By Keith Swanwick
Designed for all tune academics, this e-book presents an exam and research of the basic thoughts fascinated by track. It investigates questions comparable to: what's song? Is tune significant? Does tune refine our emotions and feelings? if that is so, how? The dialogue of those questions varieties a conceptual framework which goals to encourage additional considering and improvement in song schooling.
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Additional resources for A Basis for Music Education
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38ff. 7. LEE, VERNON (1932). Music and its Lovers. Unwin. 44ff. 8. HEAD, H. (1920). Studies in Neurology. Oxford. 605–606. 9. A. (1969). Meaning in the Arts. London. 71. 10. S. (1968). The Logola Symposium on Feeling and Emotions. 11. H. (1967). Education, Culture and the Emotions. Faber. 65–86. 12. S. (1966). Ethics and Education. Allen and Unwin. 13. B. (1965). Emotion and Meaning in Music. Chicago. 14. KELLER, HANS (1970). Towards a Theory of Music in the Listener, 11 June 1970. 15. KOESTLER, A.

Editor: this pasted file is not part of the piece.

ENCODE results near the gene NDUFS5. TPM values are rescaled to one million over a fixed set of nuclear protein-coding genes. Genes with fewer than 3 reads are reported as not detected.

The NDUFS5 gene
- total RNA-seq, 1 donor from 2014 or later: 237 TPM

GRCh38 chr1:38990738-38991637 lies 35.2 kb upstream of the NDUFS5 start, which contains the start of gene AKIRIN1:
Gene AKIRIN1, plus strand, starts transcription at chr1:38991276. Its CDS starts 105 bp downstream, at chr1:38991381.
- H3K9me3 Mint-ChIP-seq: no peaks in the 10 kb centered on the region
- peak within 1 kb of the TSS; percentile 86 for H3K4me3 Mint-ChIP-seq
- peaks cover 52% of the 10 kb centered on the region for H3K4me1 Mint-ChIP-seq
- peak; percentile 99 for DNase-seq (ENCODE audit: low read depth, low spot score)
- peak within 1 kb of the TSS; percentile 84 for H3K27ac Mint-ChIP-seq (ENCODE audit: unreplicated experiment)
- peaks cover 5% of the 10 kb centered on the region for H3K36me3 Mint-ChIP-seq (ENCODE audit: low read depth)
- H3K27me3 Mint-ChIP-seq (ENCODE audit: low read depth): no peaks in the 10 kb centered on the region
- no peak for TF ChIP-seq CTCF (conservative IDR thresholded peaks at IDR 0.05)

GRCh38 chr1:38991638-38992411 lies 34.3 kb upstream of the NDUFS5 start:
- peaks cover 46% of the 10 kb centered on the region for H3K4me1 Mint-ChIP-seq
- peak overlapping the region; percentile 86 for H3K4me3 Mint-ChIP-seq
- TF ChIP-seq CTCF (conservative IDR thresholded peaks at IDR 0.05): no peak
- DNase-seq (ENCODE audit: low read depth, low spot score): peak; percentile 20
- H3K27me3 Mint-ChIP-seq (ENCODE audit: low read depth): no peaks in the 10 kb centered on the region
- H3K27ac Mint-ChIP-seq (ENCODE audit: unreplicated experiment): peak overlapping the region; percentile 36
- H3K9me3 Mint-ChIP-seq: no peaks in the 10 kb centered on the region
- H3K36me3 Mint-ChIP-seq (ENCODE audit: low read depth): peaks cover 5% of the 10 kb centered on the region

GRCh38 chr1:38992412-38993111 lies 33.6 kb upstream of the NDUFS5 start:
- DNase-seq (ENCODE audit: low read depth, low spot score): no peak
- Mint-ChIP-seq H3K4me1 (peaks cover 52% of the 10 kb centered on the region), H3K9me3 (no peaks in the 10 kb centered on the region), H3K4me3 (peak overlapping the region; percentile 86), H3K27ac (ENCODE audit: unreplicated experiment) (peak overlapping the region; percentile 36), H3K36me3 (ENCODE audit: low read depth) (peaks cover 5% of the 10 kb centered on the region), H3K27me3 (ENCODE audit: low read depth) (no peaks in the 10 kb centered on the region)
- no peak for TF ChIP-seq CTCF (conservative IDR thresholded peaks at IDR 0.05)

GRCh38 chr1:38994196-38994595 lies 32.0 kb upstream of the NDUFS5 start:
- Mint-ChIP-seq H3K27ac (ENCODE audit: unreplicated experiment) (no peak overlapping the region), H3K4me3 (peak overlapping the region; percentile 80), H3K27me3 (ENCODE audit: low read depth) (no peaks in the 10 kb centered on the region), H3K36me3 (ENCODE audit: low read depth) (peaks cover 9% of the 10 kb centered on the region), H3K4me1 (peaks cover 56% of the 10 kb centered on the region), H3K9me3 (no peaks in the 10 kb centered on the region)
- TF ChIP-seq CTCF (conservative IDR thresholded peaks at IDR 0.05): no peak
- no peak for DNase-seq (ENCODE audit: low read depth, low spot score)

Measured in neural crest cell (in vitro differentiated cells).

His mind may have reached out to us in the act of composition but the response is our contribution. 9 He is particularly concerned with the aspect of direct relationship with art objects which he calls ‘embodied meaning’. We are to imagine we see a man throwing things about. Reid says that we are not particularly concerned with what his actions mean; we just ‘see him as angry’. But that there is some meaning in his behaviour is surely not questionable. After all, it is possible to mistake the meaning: he might be throwing things because he is overjoyed by good news or because he is testing the strength of the furniture.